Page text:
Everybody can see that she’s pregnant: her belly eventually precedes her wherever she goes, and her gait is unique to the pregnant. Other women get weird around pregnant ladies, and it seems impossible to speak to them without rubbing their tummy.
Eventually it comes time for the child to be born, but even that requires pretty aggressive, assertive action. The doctor commands, “PUSH!” and she pours every fiber of her being into pushing, even though the urge to push was incomprehensible until the transition is upon her. But when that time comes, her whole person is focused on the birthing of the baby. If she cannot or will not push, the child is not born correctly, and the insurance company is displeased because the alternative is expensive.
We have some promises that we’re looking forward to. Like children. But having the promise isn’t enough. Having a prophetic word isn’t enough. The prophetic word gives us a target to aim for, it promises that if we work that direction we will be successful, but most of the time (there are exceptions), the prophetic declaration does not make the thing happen. That part is up to us.
If we want to give birth to the promise, first we must get intimate with the one who can inseminate us with promise. We must come to His private chambers and uncover ourselves. We must draw near with love and let Him plant the dream in our uncovered heart.
Then we need to make preparations in our lives for the changes that are not there yet: we must live in some measure as if the thing which was promised was already here. We need to make room for it. Has God promised you a teaching ministry? Then you’d better spend hours in the Word. Has God promised you riches? Then you must learn responsibility and restraint. Has God promised you a mate? Then you must make room in your house, your budget, your personality for him or her. There are some activities and more attitudes that must be eliminated altogether; if we don’t, we may unintentionally kill the promise.
Being pregnant with promise is as terribly uncomfortable, awkward, inconvenient as physical pregnancy. Things work completely differently. You’re in the “Now but not yet” place that makes no sense. My relationship with God is different: He sees the promise fulfilled yet, even though I can’t see that fulfillment to save my life.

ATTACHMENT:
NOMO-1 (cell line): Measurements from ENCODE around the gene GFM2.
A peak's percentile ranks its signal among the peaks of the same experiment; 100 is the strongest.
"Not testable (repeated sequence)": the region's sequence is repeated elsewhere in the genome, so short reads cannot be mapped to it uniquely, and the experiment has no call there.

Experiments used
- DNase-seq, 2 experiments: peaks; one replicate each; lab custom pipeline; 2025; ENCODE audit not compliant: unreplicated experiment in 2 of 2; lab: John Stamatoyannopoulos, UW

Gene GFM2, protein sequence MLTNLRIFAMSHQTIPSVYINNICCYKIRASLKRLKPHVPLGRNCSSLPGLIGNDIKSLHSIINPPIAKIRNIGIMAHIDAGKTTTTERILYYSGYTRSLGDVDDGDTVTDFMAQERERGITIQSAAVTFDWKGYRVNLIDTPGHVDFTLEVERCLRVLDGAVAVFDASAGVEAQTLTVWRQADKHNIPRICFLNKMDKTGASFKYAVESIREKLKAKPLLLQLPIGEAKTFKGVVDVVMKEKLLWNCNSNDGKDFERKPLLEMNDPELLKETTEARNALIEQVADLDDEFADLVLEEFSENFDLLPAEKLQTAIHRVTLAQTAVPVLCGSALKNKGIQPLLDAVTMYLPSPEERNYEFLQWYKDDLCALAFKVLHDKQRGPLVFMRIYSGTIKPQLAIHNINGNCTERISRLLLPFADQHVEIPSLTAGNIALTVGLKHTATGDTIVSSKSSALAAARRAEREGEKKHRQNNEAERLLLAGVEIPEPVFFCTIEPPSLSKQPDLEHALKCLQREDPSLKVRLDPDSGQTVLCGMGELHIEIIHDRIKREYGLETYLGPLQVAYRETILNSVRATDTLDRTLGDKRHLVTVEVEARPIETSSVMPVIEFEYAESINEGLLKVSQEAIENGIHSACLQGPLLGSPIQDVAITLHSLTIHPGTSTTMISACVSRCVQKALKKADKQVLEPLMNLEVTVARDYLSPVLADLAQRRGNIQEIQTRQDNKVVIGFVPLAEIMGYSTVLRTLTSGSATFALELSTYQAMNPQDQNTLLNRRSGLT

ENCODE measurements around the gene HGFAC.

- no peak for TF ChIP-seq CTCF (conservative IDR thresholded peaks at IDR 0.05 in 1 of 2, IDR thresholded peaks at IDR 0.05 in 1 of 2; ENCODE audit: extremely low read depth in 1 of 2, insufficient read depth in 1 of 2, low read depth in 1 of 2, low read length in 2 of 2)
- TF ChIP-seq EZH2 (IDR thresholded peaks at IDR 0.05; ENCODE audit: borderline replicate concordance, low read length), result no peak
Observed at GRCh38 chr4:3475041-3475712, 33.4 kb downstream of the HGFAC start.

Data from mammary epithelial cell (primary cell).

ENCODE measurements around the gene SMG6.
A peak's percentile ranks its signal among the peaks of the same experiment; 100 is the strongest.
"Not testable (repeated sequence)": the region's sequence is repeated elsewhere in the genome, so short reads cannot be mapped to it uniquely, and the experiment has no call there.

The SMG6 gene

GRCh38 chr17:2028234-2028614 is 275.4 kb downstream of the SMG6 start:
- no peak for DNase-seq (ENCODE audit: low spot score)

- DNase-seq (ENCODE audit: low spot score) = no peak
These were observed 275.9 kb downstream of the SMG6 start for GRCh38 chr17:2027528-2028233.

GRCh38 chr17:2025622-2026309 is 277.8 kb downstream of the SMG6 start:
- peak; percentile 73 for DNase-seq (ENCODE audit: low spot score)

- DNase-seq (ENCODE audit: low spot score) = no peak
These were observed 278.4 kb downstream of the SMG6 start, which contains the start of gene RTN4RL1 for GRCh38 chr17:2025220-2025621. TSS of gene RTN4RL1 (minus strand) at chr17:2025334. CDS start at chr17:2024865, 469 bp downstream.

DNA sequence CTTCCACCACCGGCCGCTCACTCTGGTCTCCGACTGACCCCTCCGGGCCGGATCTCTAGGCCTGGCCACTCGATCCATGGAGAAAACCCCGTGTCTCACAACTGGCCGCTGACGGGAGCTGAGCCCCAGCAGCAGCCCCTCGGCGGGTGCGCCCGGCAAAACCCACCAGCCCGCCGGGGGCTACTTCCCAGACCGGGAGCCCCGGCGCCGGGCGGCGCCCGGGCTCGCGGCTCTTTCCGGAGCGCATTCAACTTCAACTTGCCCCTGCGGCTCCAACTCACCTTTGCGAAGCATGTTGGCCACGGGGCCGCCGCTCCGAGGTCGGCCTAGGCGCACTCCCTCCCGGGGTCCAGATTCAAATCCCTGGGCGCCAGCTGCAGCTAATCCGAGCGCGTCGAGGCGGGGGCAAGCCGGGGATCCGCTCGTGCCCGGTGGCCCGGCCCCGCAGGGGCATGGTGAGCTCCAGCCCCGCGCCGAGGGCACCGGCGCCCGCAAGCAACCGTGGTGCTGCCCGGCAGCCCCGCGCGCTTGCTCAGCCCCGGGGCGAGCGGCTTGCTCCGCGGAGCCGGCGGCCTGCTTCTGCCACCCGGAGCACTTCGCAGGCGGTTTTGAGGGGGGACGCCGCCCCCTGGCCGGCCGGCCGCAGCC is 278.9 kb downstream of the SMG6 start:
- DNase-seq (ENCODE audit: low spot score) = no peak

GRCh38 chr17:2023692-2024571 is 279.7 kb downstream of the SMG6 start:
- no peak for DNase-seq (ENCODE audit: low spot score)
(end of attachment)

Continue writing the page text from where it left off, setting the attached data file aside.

My relationship with my church family is different: some of them can see the bulging promise, and some cannot. We can’t see the promises ourselves sometimes. Those that can see it can’t help but speak to it, rubbing our belly as it were; those that can’t see it don’t understand why we’re acting the way we are; they complain and whine about the changes we are making in favor of the promise.
Eventually it comes time for the promise to be born, but even then, aggressive faith is required. There’s a “push” that is needed, and often, we don’t understand it until it’s time. But if we don’t push, the promise may be stillborn.
Babies and promises are alike in that they don’t happen without a whole lot of participation on our part.
There are many among us that are pregnant with promise in these days. Some are aware, are under the care of a “doctor” in the form of a mentor, and as a result, many are moving well towards their goals and dreams. Others have no doctor caring for them, but the Father of their pregnancy is counseling them wisely, and their birth is approaching well; there are no complications.
Yet there are some who sit around watching TV and wonder at what’s happening to them. Some keep bungee-jumping or deep-sea diving, and reject the counsel of those older and wiser around them, and they wonder that the birth of their dreams is not proceeding well. They make no room in their lives for the promise, and they wonder that the promise does not come in the way they expect it, in the time they expect.
Do you have a promise that has not been fulfilled? Have you submitted yourself to the care of a mentor, to the care of the Father, or are you still living as you did before you received the promise? Are you making room for the promise, making preparations to birth?